"It don't matter if you win by an inch or a mile. Winning's winning."

The innovative, zooming camera shot through a car's transmission system during a drag-race.

The final exciting hijacking of a truck, with a driver armed with a shotgun.

Jackass: The Movie (2002)

Also, Jackass Number Two (2006) and others

The cautionary tagline was this outrageous, juvenile, and tasteless unscripted docu-comedy film (with no plot, characters, script or sets) was "Do not attempt this at home."

The episodic film was a more extreme, feature-length theatrical version of the controversial MTV-show of the same name, about the execution of various dangerous, painful and death-defying stunts by a masochistic group of twenty-something misfit males (self-proclaimed 'jackass' pranksters), who would appeal to frat-house audiences and other slackers.

The insane, scatalogical film, sometimes similar to Candid Camera, was also full of buttocks-anal images, genitalia (all male), barfing vomit, bodily fluids, unbleeped profanity, and alligators!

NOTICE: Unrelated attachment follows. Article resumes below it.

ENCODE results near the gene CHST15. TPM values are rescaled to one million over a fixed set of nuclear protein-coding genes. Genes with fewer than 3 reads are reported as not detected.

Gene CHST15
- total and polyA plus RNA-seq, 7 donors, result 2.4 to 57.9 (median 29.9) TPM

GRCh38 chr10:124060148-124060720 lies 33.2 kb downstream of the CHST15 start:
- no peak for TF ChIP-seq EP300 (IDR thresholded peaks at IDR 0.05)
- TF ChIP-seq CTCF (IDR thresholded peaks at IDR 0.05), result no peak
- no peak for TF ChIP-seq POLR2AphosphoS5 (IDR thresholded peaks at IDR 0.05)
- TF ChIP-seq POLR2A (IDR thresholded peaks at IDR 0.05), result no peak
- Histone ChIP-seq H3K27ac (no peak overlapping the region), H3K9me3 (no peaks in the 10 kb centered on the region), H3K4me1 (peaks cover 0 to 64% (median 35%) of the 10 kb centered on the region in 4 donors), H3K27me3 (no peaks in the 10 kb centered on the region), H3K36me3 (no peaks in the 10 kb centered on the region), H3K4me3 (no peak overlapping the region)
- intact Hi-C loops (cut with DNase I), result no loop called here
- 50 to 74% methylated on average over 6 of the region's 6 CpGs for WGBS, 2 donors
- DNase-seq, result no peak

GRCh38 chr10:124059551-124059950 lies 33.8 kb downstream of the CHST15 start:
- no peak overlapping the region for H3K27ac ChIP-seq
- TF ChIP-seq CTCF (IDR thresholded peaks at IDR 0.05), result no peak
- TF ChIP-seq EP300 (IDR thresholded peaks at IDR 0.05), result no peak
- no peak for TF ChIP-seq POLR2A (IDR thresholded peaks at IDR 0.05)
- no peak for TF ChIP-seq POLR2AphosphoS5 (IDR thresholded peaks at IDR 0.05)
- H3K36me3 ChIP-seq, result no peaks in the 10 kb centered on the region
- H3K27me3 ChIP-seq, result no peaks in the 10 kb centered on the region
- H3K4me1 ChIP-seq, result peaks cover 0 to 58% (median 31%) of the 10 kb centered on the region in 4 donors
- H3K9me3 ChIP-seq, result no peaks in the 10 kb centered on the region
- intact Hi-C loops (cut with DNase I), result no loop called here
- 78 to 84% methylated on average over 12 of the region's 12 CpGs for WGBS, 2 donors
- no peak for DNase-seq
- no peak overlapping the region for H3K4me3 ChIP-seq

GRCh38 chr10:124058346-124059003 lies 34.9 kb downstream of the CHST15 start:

The scenes of defecating in a display toilet in a hardware store, of eating a cone of snow soaked in one's own urine, of self-inflicted paper cuts, of bowling head-first on a skateboard, of using a rental car in a demolition derby (and then returning it to the dealership), of crashing a golf cart in a miniature golf range, masturbating underwater with a sea cucumber, suspending oneself over alligators with a jock-strap filled with raw meat, and the X-raying of a guy who has shoved a toy car up his anus.

The segment titled: "Ass Kicked By Girl" in which one of the characters fought against a female Japanese martial arts expert, predicting ahead of time: "I'm about to get the s--t kicked out of me by a girl."

xXx (2002)